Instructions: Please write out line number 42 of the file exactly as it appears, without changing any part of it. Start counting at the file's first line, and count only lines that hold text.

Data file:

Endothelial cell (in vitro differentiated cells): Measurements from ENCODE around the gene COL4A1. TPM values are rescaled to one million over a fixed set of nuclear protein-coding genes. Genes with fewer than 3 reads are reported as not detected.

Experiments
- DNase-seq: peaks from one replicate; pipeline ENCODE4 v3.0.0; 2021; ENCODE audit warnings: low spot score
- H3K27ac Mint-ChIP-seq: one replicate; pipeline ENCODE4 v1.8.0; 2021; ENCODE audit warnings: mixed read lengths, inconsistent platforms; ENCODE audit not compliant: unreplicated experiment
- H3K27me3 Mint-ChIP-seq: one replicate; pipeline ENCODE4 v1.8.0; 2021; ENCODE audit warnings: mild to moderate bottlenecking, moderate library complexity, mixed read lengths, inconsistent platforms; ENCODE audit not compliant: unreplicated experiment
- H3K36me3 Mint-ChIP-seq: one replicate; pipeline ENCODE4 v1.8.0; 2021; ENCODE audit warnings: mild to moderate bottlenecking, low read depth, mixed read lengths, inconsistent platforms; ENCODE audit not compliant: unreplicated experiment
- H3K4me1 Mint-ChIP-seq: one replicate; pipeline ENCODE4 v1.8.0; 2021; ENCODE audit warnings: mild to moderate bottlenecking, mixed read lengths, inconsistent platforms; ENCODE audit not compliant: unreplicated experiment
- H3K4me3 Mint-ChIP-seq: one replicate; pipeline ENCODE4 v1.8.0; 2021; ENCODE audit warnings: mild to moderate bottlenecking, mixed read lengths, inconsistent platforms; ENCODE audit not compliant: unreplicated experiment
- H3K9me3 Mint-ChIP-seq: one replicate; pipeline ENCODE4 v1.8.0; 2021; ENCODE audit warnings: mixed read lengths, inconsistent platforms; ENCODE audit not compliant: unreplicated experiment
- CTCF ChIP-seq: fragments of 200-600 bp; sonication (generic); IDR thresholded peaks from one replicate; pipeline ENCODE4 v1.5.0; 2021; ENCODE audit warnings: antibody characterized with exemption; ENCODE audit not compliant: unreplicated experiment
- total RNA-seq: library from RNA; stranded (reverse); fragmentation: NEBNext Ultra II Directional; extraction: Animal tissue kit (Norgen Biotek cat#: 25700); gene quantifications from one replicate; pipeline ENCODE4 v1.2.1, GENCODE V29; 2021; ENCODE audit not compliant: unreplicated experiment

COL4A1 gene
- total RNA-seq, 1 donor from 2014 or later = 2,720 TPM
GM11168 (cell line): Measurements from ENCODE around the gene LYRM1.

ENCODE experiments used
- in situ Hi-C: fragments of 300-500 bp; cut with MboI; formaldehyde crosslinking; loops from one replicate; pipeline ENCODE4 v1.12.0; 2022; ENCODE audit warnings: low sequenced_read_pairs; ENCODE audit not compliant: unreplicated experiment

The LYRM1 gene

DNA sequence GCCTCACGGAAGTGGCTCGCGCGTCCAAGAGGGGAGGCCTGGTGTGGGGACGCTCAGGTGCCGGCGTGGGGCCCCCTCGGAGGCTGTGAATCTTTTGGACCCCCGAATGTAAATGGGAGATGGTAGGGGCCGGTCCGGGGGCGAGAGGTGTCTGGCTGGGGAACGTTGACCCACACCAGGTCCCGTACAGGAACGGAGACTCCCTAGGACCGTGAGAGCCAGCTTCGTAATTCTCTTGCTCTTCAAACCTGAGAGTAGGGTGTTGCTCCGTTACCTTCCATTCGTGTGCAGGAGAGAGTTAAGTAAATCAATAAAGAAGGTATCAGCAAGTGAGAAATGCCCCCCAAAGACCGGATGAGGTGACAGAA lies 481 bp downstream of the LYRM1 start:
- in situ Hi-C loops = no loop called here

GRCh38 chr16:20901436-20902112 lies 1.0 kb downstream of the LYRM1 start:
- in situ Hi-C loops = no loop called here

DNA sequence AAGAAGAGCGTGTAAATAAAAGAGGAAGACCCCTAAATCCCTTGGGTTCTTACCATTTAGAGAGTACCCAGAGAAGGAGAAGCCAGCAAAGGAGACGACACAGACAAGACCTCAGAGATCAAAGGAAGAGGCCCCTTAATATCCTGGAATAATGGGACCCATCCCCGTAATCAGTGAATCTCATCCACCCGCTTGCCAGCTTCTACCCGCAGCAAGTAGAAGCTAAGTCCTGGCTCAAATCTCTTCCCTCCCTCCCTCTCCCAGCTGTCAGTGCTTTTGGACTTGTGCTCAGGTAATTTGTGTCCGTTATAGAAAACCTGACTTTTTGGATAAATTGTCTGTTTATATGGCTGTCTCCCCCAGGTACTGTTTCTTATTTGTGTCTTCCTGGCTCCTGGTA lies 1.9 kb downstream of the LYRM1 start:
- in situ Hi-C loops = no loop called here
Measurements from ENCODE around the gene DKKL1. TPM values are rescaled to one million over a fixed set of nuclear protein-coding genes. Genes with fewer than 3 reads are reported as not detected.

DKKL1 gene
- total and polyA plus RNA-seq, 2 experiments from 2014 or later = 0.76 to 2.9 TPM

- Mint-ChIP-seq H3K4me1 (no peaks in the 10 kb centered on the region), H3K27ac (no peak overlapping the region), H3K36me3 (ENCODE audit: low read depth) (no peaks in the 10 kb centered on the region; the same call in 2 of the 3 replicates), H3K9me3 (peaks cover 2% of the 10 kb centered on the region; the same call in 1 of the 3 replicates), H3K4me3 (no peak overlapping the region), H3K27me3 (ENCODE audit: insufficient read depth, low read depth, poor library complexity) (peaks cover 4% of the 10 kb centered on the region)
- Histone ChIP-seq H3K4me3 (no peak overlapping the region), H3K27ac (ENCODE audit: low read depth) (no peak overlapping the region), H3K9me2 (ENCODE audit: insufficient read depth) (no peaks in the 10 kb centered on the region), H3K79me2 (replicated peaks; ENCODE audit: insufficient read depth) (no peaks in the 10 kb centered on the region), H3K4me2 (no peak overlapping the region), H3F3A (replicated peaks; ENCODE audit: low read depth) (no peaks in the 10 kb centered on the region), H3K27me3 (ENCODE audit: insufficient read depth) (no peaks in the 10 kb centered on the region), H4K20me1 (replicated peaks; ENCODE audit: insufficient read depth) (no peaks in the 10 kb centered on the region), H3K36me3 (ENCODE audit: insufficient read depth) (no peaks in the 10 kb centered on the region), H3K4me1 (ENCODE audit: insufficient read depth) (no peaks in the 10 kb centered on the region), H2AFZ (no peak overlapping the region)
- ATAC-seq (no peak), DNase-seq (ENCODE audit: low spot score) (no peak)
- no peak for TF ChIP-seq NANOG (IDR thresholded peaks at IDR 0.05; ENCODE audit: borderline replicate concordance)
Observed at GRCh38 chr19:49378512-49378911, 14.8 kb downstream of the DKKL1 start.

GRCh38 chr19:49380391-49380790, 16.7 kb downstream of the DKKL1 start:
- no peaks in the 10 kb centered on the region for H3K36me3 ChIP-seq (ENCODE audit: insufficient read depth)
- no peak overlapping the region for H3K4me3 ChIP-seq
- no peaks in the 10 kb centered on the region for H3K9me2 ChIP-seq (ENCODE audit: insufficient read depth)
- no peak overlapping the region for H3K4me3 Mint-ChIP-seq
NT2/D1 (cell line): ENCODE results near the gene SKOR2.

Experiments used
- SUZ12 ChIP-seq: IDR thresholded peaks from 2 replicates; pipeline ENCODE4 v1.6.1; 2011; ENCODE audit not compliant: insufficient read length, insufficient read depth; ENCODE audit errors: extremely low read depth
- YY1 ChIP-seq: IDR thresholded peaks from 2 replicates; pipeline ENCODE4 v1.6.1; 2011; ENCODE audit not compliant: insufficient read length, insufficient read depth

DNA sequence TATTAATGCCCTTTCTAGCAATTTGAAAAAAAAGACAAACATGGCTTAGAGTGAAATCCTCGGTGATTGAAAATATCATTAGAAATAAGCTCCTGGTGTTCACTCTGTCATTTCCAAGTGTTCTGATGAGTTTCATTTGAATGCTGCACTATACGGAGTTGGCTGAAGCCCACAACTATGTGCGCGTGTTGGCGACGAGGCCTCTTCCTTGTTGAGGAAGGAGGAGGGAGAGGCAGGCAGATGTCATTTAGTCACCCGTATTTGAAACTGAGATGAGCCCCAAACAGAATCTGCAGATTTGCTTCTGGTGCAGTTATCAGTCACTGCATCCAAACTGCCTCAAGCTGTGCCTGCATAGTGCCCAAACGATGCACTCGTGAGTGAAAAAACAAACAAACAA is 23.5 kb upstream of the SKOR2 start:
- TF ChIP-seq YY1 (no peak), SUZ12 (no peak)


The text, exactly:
- TF ChIP-seq YY1 (no peak), SUZ12 (no peak)